Monday, 8 January 2007

The Bikes of New York, Part Four


The Bikes of New York is a science-fiction novella of twelve chapters, posted serially by me, your weekend wearied host, Cheeseburger Brown.

This last was a sabbath I'd as soon forget: wife and daughter feverish with some sort of chest cold, infant son infantile, everybody needing care on the weekend I am obliged to bring home my office workstation to blearily perform an overdrive push on a thick project. On the other hand, the weather's been quite nice.

Let's get on with our tale:



4/12

Now, perhaps, we notice Luc Drapeau. You or I might give him a second glance: he's one of us -- just a regular guy -- in some kind of a situation. He's got a nice suit but he's sitting on the curb with his head in his hands, sweat glistening on the back of his neck.

But I've got places to be and so do you, so we move along. This is New York. Who lolligags for a hard luck case? Just angels and predators.

Luc's borrowed tram card no longer works, and he's forgotten his parasol in Philip's office. It's a long, hot walk uptown and Luc has paused to give his tired dogs a moment to breathe. The air smells like armpits and yeast, punctuated by crackles of ozone from a nearby row of wallas' carts. "Hot dog! Newsfeed! Recharge!"

He licks his lips. He's spent his last coins on water but he's thirsty again.

When he closes his eyes he sees Philip's hapless shrug as the police bag his head. The inside of Luc's nose still smells like cigar smoke. He opens his eyes again: what is he going to tell Celise?

On the far side of the Eighth Avenue Canal is a plaza of bikes, criss-crossed by the sharp noon shadows of the walkways above. Over the shuffle and shout and splash of city bustle Luc can just barely detect the noise of the riders' overlapping efforts, pedals spinning in rough-edged social synchronicity giving rise to a unified low hum -- a hum so familiar that it's often hard to hear, even up close.

But Luc can hear it. He can feel it.

He finds himself crossing the canal over West Fiftieth Span, then winding his way back to the bikes. It's a busy day. He saunters along the plaza's periphery, his jacket at his shoulder, hunting for a free mount.

He whistles Poulenc: Trois mouvements perpetuels.

Luc Drapeau doesn't hang his head in resignation. He blinks in anticipation, eager for relief. He knows in the ride he will find solace. At least for an hour his purpose will be clear, and his reward tangible. His heart beats faster. He flexes his palms.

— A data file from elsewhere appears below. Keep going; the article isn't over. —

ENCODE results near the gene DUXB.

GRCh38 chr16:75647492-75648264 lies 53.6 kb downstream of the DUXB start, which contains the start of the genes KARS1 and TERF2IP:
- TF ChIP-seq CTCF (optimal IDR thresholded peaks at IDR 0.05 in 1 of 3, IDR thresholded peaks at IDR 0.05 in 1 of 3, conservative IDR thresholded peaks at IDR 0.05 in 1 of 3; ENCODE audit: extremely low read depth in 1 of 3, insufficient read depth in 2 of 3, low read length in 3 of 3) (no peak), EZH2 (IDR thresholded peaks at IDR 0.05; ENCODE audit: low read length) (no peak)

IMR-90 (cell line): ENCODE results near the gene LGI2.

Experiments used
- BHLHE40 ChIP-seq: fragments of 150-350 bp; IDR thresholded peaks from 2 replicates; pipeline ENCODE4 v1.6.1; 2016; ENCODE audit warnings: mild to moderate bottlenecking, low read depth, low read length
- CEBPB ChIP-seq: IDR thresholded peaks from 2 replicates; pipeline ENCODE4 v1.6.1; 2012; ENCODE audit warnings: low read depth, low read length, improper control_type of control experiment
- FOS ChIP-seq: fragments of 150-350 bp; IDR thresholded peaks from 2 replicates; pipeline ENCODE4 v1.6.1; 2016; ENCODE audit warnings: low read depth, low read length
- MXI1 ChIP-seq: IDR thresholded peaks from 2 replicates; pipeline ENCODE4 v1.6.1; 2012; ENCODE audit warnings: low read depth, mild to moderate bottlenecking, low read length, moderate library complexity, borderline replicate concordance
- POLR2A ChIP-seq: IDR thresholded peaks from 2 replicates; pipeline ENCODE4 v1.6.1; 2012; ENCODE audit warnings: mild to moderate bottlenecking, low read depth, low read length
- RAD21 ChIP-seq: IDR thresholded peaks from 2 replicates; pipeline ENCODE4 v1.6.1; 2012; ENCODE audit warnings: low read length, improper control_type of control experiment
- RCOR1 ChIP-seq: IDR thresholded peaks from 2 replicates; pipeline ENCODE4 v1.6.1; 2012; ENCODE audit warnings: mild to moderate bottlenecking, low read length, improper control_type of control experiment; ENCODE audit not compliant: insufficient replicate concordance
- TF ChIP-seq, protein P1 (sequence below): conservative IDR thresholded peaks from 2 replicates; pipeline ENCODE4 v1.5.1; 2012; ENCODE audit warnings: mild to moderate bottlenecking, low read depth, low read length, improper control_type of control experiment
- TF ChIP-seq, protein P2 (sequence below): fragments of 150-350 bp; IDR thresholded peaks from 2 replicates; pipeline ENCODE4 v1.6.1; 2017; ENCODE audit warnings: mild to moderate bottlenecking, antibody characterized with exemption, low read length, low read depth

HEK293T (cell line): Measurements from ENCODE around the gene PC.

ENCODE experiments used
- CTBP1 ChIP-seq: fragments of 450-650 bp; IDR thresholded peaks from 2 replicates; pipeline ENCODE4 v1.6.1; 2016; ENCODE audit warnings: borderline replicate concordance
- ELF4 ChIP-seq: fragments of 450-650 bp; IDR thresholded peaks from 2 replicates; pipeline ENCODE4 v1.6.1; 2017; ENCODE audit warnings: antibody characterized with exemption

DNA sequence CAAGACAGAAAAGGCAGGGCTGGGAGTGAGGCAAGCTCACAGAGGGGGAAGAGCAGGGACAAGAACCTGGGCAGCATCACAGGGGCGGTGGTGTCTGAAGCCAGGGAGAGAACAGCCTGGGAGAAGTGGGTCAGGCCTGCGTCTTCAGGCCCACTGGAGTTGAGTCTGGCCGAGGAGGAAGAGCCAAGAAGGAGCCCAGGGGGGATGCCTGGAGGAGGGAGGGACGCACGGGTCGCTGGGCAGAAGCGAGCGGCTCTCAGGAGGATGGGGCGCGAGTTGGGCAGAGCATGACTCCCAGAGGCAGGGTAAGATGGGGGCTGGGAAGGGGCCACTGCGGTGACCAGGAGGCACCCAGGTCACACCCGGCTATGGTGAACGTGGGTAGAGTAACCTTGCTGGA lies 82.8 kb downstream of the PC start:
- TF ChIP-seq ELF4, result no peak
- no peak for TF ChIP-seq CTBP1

A bike comes free.

Luc lingers, stretching out his calves. He glances up to check if anyone else is heading for the bike. Instead he sees another bike vacant, this one cleared by an old woman in a burqa who gasps for breath as she snatches up her coins from the box. He passes her as he strides to his mount and settles in.

He rolls up his sleeves. He hangs his jacket over the seat and ties his tie around his brow to catch the sweat.

After testing the pedals gingerly he closes his eyes for a moment, his lips twitching in communion with the trinity. He pushes the pedals through a full cycle, feeling out the machine's character, lets go then catches the pedals again playfully, sends them falling into the round and taps them onward...

Luc rides. The world falls away.

He enters a private dimension where time is flexible, space is irrelevant, and pain is numbed. Luc wouldn't tell you anything more specific than that, so neither will I. It's the dignity of dreams.

The snap back to reality is rude in the best of cases. In this case it is especially rude because someone has bodily rammed Luc off his ride and sent him sprawling to the pavement to strike his head on the next bike in line. He gasps, ducking to avoid the rider's flying pedals, scuttles sideways to stay clear. "Tabernac!"

Two hard brown boys with narrow eyes stand over Luc, their boots on his mount. The people around them keep their heads down and ride on. The boys wear matching crimson sweatbands around their foreheads and wrists; black tanks and biking shorts; leather gloves and tattoos. They sneer when they're not chuckling, and they're chuckling now as they look down at him.